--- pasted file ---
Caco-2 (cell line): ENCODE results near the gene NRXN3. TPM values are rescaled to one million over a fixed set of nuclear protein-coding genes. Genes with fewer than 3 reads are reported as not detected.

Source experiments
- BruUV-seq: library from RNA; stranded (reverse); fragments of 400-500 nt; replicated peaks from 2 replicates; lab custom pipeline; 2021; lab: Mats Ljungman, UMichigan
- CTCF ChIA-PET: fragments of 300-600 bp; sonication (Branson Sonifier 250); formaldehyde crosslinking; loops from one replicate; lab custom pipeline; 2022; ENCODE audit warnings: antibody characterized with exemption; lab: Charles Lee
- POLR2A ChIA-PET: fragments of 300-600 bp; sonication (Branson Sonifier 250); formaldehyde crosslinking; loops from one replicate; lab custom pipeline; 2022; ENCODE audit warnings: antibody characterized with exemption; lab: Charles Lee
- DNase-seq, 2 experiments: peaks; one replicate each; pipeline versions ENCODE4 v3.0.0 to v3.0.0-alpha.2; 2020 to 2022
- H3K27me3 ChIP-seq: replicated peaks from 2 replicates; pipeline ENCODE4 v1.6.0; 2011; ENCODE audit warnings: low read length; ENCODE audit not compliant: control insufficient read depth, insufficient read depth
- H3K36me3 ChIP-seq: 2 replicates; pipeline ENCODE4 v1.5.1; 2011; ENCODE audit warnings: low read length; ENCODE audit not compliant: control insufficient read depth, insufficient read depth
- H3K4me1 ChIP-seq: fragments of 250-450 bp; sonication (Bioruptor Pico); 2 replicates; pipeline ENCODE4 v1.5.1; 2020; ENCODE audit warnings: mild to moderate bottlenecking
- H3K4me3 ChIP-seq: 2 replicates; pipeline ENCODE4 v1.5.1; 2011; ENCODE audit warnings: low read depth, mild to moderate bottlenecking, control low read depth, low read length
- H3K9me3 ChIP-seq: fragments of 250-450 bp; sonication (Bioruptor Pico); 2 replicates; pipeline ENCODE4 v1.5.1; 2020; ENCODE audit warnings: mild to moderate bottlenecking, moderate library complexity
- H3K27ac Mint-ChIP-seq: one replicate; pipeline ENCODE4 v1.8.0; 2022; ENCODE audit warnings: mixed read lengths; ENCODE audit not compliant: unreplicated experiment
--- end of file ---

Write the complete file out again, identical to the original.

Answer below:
Caco-2 (cell line): ENCODE results near the gene NRXN3. TPM values are rescaled to one million over a fixed set of nuclear protein-coding genes. Genes with fewer than 3 reads are reported as not detected.

Source experiments
- BruUV-seq: library from RNA; stranded (reverse); fragments of 400-500 nt; replicated peaks from 2 replicates; lab custom pipeline; 2021; lab: Mats Ljungman, UMichigan
- CTCF ChIA-PET: fragments of 300-600 bp; sonication (Branson Sonifier 250); formaldehyde crosslinking; loops from one replicate; lab custom pipeline; 2022; ENCODE audit warnings: antibody characterized with exemption; lab: Charles Lee
- POLR2A ChIA-PET: fragments of 300-600 bp; sonication (Branson Sonifier 250); formaldehyde crosslinking; loops from one replicate; lab custom pipeline; 2022; ENCODE audit warnings: antibody characterized with exemption; lab: Charles Lee
- DNase-seq, 2 experiments: peaks; one replicate each; pipeline versions ENCODE4 v3.0.0 to v3.0.0-alpha.2; 2020 to 2022
- H3K27me3 ChIP-seq: replicated peaks from 2 replicates; pipeline ENCODE4 v1.6.0; 2011; ENCODE audit warnings: low read length; ENCODE audit not compliant: control insufficient read depth, insufficient read depth
- H3K36me3 ChIP-seq: 2 replicates; pipeline ENCODE4 v1.5.1; 2011; ENCODE audit warnings: low read length; ENCODE audit not compliant: control insufficient read depth, insufficient read depth
- H3K4me1 ChIP-seq: fragments of 250-450 bp; sonication (Bioruptor Pico); 2 replicates; pipeline ENCODE4 v1.5.1; 2020; ENCODE audit warnings: mild to moderate bottlenecking
- H3K4me3 ChIP-seq: 2 replicates; pipeline ENCODE4 v1.5.1; 2011; ENCODE audit warnings: low read depth, mild to moderate bottlenecking, control low read depth, low read length
- H3K9me3 ChIP-seq: fragments of 250-450 bp; sonication (Bioruptor Pico); 2 replicates; pipeline ENCODE4 v1.5.1; 2020; ENCODE audit warnings: mild to moderate bottlenecking, moderate library complexity
- H3K27ac Mint-ChIP-seq: one replicate; pipeline ENCODE4 v1.8.0; 2022; ENCODE audit warnings: mixed read lengths; ENCODE audit not compliant: unreplicated experiment